The $20 Million Carbon XPRIZE: The 10 Finalists, revealed

In New York, XPRIZE announced the 10 teams advancing to the final round in the $20M NRG COSIA Carbon XPRIZE.  The 10 finalists, each taking home an equal share of a $5 million milestone prize, were revealed at Bloomberg New Energy Finance’s Future of Energy Summit in New York City. This four-and-a-half-year global competition challenges teams to transform the way the world addresses carbon dioxide (CO2) emissions through breakthrough circular carbon technologies that convert carbon dioxide emissions from power plants into valuable products such as enhanced concrete, liquid fuels, plastics and carbon fiber. 

The Wyoming Track includes five teams that will demonstrate conversion of CO2 emissions at a coal-fired power plant in Gillette, WY:

• Breathe (Bangalore, India) – Led by Dr. Sebastian Peter, the team is producing methanol, a common fuel and petrochemical feedstock, using a novel catalyst.

• C4X (Suzhou, China) – Led by Dr. Wayne Song and Dr. Yuehui Li, the team is producing chemicals and bio-composite foamed plastics.

• Carbon Capture Machine (Aberdeen, Scotland) – Led by Dr. Mohammed Imbabi, the team is producing solid carbonates with applications to building materials.

• CarbonCure (Dartmouth, Canada) – Led by Jennifer Wagner, the team is producing stronger, greener concrete.

• Carbon Upcycling UCLA (Los Angeles, CA, USA) – Led by Dr. Gaurav Sant, the team is producing building materials that absorb CO2 during the production process to replace concrete.

The Alberta Track includes five teams that will demonstrate conversion of CO2 emissions at a natural gas-fired power plant in Alberta, Canada:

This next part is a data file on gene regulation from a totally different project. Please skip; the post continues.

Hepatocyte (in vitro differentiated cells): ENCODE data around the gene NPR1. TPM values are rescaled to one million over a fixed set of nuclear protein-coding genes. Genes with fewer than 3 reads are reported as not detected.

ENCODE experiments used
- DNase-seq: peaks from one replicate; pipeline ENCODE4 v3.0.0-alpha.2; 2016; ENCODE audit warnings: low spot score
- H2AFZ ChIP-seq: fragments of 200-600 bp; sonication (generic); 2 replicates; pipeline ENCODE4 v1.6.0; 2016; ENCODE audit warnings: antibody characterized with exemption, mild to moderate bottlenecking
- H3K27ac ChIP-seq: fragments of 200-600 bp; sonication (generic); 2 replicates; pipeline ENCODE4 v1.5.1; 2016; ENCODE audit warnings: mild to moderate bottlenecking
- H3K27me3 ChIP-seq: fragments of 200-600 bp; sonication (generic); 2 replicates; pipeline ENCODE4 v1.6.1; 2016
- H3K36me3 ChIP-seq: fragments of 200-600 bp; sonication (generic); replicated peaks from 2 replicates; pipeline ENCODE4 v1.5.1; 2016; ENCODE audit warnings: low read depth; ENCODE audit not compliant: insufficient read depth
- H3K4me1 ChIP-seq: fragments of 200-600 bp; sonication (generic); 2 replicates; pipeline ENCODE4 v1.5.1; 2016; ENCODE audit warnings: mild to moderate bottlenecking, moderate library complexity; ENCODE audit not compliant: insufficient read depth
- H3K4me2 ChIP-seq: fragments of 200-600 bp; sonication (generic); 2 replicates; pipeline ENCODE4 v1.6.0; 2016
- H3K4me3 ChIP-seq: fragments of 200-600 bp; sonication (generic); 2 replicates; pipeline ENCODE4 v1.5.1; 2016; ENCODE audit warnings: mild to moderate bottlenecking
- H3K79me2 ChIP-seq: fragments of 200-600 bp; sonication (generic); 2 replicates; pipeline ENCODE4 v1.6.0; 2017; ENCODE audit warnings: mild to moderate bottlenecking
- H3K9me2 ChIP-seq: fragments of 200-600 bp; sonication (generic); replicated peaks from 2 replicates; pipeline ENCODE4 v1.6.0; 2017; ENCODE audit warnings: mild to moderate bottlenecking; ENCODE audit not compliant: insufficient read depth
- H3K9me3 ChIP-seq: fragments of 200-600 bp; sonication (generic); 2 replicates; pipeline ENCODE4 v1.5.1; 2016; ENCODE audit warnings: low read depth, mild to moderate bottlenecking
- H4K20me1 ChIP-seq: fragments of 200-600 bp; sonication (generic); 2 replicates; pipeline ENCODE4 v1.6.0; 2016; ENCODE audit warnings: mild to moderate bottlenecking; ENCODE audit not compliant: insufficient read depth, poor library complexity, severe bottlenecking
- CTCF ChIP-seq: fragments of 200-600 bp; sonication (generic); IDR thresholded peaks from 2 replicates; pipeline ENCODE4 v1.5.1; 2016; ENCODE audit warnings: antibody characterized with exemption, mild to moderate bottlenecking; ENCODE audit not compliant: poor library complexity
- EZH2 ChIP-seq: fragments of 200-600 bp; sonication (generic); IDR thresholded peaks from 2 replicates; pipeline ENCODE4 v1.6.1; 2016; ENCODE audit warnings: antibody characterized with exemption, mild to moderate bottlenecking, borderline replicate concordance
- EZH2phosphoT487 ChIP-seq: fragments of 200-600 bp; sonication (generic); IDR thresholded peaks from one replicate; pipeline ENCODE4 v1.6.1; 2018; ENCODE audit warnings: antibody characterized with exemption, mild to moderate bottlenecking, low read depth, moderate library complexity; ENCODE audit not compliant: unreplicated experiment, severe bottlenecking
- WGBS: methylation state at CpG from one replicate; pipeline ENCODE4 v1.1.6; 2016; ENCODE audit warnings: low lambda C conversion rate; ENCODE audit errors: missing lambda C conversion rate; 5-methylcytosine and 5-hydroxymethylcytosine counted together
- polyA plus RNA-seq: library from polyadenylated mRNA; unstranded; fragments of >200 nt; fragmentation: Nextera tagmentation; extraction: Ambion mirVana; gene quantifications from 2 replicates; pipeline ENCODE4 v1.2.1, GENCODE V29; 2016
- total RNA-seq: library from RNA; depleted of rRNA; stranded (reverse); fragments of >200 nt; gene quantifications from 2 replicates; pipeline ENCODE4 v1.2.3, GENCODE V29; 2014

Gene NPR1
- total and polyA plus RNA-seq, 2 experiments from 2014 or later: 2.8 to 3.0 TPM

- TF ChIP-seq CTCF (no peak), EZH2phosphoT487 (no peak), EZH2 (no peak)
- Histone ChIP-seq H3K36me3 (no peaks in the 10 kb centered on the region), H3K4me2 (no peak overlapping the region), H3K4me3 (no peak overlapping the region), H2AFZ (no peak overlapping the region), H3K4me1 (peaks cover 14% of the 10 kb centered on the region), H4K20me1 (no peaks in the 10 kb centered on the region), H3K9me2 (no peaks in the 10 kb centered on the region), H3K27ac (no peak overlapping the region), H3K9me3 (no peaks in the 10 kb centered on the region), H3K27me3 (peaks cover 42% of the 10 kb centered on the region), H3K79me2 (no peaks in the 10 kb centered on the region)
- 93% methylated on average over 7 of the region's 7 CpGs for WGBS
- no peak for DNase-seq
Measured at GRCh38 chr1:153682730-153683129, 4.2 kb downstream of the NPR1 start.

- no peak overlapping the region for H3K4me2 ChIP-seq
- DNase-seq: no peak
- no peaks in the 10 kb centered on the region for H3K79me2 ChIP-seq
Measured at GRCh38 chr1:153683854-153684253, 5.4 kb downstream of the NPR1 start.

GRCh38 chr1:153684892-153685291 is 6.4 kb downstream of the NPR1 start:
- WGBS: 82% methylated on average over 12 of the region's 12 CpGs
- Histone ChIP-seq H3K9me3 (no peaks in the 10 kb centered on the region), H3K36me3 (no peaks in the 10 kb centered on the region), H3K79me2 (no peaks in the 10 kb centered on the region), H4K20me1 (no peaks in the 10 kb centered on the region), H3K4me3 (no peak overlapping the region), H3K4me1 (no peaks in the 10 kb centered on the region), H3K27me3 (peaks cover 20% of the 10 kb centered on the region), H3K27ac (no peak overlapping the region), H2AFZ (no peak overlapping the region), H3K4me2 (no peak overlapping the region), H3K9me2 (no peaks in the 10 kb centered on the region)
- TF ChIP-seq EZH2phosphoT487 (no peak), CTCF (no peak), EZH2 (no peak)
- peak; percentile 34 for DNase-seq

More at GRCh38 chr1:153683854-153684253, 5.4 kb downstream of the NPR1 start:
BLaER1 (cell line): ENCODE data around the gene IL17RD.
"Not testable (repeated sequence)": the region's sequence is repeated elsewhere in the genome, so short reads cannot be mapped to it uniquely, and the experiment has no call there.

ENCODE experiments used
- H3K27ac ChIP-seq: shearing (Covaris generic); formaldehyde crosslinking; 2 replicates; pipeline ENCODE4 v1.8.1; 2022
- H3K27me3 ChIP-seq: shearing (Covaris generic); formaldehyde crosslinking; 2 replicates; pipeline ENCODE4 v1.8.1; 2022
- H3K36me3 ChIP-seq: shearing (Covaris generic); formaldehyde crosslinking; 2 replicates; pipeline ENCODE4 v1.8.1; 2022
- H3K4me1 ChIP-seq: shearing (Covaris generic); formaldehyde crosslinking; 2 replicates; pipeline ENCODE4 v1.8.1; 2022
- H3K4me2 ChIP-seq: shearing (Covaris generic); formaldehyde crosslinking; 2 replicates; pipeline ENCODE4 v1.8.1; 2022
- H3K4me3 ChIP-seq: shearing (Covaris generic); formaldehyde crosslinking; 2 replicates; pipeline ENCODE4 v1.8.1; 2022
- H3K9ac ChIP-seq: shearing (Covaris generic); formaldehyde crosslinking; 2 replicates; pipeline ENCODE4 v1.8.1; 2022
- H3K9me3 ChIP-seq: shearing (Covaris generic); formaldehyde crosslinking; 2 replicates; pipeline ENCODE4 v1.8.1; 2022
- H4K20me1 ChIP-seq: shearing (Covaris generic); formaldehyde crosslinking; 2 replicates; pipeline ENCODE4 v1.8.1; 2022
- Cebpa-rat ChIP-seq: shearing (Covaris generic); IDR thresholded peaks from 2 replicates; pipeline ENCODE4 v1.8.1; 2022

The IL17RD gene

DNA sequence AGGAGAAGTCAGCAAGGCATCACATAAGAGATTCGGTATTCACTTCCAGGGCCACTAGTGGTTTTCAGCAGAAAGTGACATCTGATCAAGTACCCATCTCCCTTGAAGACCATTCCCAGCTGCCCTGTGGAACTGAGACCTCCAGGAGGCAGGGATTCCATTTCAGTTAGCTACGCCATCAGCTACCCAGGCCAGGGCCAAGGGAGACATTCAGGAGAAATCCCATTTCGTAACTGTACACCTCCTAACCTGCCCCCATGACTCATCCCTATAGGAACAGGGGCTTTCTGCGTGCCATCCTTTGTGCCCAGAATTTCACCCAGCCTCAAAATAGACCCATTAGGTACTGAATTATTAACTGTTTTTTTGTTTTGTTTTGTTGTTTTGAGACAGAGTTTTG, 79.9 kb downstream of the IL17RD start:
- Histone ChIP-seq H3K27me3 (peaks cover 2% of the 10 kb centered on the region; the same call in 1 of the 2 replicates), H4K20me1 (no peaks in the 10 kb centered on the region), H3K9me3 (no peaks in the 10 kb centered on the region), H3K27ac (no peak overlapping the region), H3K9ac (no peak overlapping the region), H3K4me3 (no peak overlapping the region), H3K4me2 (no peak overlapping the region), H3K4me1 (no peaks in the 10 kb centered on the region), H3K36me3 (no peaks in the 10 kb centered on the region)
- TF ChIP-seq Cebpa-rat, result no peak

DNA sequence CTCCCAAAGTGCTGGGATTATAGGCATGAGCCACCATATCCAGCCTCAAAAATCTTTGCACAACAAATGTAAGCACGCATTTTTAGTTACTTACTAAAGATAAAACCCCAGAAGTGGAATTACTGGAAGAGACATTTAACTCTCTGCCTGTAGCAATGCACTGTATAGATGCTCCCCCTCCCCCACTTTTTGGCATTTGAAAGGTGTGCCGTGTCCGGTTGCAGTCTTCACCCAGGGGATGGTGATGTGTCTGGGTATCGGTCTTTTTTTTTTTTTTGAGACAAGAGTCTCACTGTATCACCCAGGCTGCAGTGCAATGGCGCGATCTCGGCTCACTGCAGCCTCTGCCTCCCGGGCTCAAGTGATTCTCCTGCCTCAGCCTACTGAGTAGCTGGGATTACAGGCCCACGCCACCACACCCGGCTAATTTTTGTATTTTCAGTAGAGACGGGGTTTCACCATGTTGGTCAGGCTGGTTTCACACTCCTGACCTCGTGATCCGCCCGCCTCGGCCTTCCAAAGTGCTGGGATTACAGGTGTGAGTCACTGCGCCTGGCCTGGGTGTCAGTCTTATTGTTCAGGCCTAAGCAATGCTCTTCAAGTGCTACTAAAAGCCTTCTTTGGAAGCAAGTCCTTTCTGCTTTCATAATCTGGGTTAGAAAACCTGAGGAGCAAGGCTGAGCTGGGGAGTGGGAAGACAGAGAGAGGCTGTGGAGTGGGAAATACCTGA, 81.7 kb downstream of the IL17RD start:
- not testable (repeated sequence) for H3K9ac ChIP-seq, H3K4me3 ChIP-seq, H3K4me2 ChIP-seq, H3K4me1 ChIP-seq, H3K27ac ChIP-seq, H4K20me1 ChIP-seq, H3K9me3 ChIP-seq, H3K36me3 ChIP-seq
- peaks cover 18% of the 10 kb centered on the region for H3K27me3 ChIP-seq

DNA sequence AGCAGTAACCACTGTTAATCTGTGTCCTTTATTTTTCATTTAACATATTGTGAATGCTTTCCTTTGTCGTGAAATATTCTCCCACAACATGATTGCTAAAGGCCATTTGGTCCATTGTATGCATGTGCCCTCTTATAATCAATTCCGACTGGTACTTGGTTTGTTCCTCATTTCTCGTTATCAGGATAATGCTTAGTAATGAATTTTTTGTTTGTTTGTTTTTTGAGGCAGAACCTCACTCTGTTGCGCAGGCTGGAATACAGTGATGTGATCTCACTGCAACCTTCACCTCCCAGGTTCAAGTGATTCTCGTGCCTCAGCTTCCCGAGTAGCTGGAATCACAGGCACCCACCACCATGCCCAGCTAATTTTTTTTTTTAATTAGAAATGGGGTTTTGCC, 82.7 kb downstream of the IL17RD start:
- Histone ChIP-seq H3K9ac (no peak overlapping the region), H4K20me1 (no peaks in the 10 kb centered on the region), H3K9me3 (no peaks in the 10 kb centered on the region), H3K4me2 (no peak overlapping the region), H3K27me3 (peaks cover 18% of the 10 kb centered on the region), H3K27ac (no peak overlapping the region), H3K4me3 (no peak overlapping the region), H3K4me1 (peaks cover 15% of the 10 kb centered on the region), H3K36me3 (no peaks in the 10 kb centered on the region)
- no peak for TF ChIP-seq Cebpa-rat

• C2CNT (Ashburn, VA, USA) – Led by Dr. Stuart Licht, the team is producing carbon nanotubes.

• Carbicrete (Montreal, Canada) – Led by Dr. Mehrdad Mahoutian, the team is producing cement-free, carbon-negative concrete that uses waste from steel production as an alternative to traditional cement.

• Carbon Upcycling Technologies (Calgary, Canada) – Led by Apoorv Sinha, the team is producing enhanced graphitic nanoparticles and graphene derivatives with applications in polymers, concrete, epoxies, batteries and pharmaceuticals.

• CERT (Toronto, Canada) – Led by Dr. Alex Ip of the Sargent Group at the University of Toronto, the team is producing building blocks of industrial chemicals.

• Newlight (Huntington Beach, CA, USA) – Led by Mark Herrema, the team uses biological systems to produce bioplastics.

Each finalist team passed a first round evaluation based on the amount of CO2 converted into products, as well as the economic value, market size and CO2 uptake potential of those products. To win a place in the finals, the semifinalist teams had to demonstrate their technologies at pilot scale at a location of their choosing. Over the course of a 10-month period, semifinalist teams were challenged to meet minimum technical requirements and were first audited by independent verification partner Southern Research. Teams were then evaluated by the judges based on how much CO2 the team converted into products; the economic value, market size, and CO2 uptake potential of those products; the overall CO2 footprint of their process; as well as energy efficiency, materials use, land use, and water use.

Next steps